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What is the Will of God and why does it get blamed for bad things that happen to people?

Is there a God who will’s women to be raped so that a child can be conceived? Is there a God who sends storms and earthquakes to punish people who sin? Do storms appear in answer to the bad behavior of people?

Some people believe that God will do anything to create life – “Senate candidate Richard Mourdock, an Indiana Republican, turned a few heads and dropped a few jaws on Tuesday night when he said that pregnancies resulting from rape were “something that God intended to happen.”

Others pray to a God who gets angry and fly’s off the handle, indiscriminately destroying life and property because He doesn’t like the behavior of some people.

The Huffington Post reported this:

“Shirley Phelps-Roper, daughter of Westboro pastor Fred Phelps, has spewed a series of tweets about Hurricane Sandy since the storm first brewed in the Caribbean last week. “God sent the whirlwind. #ThankGodForRighteousJudgment,” Phelps-Roper tweeted after deaths were announced in Cuba.”

Phelps-Roper also cited President Obama and the gay and lesbian communities as the source of God’s wrath.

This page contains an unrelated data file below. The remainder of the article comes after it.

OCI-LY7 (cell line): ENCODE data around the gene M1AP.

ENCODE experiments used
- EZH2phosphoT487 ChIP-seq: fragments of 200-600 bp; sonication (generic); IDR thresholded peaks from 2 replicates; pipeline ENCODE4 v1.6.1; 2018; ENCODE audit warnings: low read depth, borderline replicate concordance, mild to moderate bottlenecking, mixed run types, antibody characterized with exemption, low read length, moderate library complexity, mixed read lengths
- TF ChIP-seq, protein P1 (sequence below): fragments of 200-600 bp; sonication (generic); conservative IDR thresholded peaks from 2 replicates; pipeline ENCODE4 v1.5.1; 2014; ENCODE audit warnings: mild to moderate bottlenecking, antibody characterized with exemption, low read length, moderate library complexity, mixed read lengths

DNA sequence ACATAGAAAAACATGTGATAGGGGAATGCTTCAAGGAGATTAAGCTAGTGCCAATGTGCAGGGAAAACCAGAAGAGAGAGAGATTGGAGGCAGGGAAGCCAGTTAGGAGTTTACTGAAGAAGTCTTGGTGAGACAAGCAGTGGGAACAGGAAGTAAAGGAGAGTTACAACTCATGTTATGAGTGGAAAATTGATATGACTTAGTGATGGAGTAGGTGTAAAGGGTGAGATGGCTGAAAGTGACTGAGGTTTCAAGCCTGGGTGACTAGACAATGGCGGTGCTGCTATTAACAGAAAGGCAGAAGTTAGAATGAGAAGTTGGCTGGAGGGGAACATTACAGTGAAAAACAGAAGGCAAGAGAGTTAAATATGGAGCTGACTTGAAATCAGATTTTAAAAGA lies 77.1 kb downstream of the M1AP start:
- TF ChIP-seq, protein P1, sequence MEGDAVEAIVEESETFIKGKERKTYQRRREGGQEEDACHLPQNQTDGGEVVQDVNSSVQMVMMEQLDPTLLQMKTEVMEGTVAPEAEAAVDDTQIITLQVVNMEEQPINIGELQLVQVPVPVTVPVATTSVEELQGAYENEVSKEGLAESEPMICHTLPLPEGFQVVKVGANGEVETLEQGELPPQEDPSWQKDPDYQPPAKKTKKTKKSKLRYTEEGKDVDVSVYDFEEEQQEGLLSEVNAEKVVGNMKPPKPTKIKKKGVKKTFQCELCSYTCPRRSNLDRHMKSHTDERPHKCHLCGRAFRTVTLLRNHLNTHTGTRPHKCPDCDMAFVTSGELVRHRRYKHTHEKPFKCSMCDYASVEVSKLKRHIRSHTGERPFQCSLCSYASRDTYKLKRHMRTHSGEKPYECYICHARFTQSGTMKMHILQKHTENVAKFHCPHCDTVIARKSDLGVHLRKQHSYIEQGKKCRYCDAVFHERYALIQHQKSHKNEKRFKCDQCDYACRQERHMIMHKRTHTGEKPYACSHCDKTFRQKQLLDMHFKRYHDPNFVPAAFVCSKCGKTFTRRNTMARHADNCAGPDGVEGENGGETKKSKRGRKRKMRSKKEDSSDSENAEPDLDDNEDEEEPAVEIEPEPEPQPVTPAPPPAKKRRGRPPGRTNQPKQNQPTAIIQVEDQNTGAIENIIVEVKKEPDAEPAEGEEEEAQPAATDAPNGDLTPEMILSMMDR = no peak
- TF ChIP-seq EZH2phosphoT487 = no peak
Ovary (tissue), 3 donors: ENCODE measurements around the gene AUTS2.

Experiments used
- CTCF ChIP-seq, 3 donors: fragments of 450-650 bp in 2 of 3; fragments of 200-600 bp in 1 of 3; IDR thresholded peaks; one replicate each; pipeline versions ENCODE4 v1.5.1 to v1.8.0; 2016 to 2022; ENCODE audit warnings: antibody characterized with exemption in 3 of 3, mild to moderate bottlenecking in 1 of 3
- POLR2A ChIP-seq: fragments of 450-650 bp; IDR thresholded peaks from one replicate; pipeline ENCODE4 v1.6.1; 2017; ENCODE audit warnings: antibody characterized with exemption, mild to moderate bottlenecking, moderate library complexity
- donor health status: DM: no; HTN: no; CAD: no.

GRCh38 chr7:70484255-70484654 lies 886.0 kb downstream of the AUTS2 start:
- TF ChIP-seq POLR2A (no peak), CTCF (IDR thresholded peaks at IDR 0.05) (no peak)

This God is like us. He gets angry and smites us when we displease him. In fact he is like our air force raining drone bombers on a village, going after bad actors and killing innocent civilians in the process. Some God. But of course that’s the God of the Old Testament. Just a little more evolved than the gods of Ancient Greece.

But a God who is so capricious? What if God, the creative force in the universe, simply is? Like the sun. Constant, implacable, disinterested in our affairs. A source of great power, creative energy and light. But not ever angry or glad, just there for us to turn to, to draw on and in existence since before people evolved on the planet, before there was a planet.

That’s the only God I can imagine or believe in. When the earth was a cruel place inhabited by monsters and slime – there was the creative force. When Hitler or Genghis Khan decided to kill his way to utopia – there was the creative force, being abused and misused beyond recognition. And also there for anyone who wanted to stand up to Hitler or Khan by fighting him or at least keeping up her spirit in the face of him.

This is the only creative force-god I can believe in. A God that is awesome but doesn’t anger, isn’t cruel (or kind) but just is. The angry vengeful God is the one that died because it never existed in the first place and people got tired of believing. People who blame storms and rapes on God are barking up a non-existent tree in my opinion.